ISSN 0439-755X
CN 11-1911/B

Acta Psychologica Sinica ›› 2021, Vol. 53 ›› Issue (9): 1018-1031.doi: 10.3724/SP.J.1041.2021.01018

• Reports of Empirical Studies • Previous Articles     Next Articles

The double-edged sword effects of leader workaholism on team performance

SHE Zhuolin1, LI Quan2(), YANG Baiyin3, YANG Bin3   

  1. 1School of Public Administration and Policy, Renmin University of China, Beijing 100872, China
    2Business School, Nankai University, Tianjin 300071, China
    3School of Economics and Management, Tsinghua University, Beijing 100084, China
  • Received:2020-07-06 Published:2021-09-25 Online:2021-07-22
  • Contact: LI Quan
  • Supported by:
    National Natural Science Foundation of China(71872096);National Natural Science Foundation of China(72002108);China Postdoctoral Science Foundation(2020M680798)


With the escalation of industry competitive pressure, workaholic leaders are prevalent in the workplace. However, the effectiveness of workaholic leaders in organizations remains controversial both in practice and in academia. Drawing on social information processing theory, this study examined the double-edged sword effects of workaholic leaders on team performance and revealed the underlying mechanism. Based on a multi-time and multisource survey of a property management service company, the results showed that, on the one hand, leader workaholism was positively related to team job involvement, resulting in higher team performance; on the other hand, leader workaholism heightened team negative affect, thus decreasing team performance. Team task significance moderated the above two mediating paths. Specifically, when team task significance was higher, the negative mediating effect of team negative affect was attenuated, and the positive mediating effect of team job involvement was enhanced. Our findings contribute to the dialectical understanding of the effectiveness of leader workaholism and provide insights for organizations to cultivate qualified managers.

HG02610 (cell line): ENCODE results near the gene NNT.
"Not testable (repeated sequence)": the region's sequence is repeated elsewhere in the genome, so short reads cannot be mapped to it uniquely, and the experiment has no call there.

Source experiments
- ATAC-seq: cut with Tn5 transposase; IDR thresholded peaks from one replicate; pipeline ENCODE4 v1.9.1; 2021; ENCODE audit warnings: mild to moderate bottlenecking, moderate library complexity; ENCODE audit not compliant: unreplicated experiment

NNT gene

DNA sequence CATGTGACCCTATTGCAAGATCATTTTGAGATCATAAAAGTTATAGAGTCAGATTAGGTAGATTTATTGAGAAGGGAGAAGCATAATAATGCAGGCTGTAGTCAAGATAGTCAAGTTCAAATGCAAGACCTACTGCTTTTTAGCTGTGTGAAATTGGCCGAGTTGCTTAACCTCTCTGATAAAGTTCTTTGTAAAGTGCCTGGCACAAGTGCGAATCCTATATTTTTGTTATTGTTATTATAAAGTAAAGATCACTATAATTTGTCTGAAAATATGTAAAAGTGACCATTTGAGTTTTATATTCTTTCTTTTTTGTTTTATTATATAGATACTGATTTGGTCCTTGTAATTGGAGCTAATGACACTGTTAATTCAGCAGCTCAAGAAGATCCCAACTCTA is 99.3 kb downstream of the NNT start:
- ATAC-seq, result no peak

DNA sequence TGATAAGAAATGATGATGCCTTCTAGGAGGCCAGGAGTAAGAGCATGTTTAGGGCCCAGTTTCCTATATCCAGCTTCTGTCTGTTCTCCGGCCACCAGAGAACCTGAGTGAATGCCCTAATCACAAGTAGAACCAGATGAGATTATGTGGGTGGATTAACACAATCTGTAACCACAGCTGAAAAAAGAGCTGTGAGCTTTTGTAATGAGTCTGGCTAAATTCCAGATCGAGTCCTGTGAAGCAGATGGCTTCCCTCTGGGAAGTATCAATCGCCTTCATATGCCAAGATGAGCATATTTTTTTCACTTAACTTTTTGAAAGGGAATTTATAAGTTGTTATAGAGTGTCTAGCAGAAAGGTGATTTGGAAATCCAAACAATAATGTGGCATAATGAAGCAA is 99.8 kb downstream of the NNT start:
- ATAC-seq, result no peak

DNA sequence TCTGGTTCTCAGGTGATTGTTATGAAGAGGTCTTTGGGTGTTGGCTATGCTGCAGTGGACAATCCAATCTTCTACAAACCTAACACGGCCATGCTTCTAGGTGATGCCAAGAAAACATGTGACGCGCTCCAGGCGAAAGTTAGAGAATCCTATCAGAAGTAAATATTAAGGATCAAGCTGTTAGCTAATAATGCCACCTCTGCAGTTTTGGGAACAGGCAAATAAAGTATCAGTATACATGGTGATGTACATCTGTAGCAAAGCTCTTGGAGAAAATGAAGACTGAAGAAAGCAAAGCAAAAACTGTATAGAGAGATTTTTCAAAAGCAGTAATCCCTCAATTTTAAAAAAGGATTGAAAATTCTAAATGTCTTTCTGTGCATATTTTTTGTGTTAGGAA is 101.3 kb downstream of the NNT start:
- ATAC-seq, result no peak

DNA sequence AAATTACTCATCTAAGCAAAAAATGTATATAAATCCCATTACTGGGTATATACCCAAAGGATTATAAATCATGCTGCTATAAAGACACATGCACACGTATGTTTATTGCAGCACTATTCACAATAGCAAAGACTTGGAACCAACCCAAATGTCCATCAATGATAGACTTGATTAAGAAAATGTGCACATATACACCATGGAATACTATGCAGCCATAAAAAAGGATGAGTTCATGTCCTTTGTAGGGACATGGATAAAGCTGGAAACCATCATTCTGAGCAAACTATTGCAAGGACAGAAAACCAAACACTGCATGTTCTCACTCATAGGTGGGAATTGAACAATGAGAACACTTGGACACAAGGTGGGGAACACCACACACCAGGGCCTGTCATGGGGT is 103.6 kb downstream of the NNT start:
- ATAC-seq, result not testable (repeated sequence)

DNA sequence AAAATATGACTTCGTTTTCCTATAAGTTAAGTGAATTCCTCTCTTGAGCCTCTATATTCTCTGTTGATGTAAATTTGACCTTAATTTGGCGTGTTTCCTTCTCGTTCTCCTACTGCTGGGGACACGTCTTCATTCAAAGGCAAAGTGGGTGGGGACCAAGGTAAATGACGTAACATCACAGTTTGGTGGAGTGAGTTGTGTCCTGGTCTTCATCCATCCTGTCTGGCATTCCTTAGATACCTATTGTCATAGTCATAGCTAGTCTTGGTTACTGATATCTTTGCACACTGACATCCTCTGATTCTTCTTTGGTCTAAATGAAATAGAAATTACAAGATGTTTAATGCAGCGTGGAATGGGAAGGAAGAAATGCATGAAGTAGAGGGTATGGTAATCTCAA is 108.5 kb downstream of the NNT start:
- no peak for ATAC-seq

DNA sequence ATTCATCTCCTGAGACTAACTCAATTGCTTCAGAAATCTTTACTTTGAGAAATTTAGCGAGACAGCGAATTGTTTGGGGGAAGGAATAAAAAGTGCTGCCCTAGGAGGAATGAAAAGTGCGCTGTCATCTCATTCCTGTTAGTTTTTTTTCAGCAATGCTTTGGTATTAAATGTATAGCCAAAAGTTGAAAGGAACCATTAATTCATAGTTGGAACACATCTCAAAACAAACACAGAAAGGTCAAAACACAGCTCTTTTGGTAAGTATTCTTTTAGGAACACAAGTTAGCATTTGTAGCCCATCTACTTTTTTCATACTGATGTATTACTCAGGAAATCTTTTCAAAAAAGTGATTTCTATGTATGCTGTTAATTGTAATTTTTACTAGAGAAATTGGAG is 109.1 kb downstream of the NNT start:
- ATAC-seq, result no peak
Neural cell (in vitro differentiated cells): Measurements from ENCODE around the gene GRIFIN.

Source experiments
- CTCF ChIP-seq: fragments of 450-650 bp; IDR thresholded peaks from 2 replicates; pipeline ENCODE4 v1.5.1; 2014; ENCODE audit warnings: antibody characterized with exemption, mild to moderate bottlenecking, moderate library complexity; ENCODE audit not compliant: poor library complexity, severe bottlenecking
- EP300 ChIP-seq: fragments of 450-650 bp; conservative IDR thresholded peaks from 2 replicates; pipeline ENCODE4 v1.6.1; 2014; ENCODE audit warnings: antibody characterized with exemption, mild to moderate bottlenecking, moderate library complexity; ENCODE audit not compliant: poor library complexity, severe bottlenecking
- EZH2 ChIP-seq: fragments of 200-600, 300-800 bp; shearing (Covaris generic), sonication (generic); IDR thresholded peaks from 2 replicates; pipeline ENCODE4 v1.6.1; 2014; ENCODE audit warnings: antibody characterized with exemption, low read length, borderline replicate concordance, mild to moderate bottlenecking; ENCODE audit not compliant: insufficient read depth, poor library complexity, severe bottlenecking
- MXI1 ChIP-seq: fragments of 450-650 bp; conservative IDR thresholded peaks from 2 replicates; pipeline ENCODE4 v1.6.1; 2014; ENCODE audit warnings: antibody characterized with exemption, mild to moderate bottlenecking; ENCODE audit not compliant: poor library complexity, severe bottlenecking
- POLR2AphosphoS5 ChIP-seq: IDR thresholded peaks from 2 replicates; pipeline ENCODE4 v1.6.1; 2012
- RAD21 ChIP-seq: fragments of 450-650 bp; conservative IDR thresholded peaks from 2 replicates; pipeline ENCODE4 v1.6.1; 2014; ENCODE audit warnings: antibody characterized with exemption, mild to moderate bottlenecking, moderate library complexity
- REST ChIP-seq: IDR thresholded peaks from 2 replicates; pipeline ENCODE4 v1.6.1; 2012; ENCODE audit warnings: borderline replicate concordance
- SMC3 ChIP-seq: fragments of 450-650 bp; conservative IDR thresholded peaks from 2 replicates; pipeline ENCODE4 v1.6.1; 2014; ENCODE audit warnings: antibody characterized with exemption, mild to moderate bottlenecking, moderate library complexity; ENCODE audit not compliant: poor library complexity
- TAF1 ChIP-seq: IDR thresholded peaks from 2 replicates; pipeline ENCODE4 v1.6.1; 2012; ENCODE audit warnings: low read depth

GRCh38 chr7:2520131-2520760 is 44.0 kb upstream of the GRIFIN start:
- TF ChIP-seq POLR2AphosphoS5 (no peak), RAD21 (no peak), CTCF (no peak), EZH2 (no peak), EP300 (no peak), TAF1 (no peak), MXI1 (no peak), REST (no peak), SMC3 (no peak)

Key words: leader workaholism, team performance, team job involvement, team negative affect, team task significance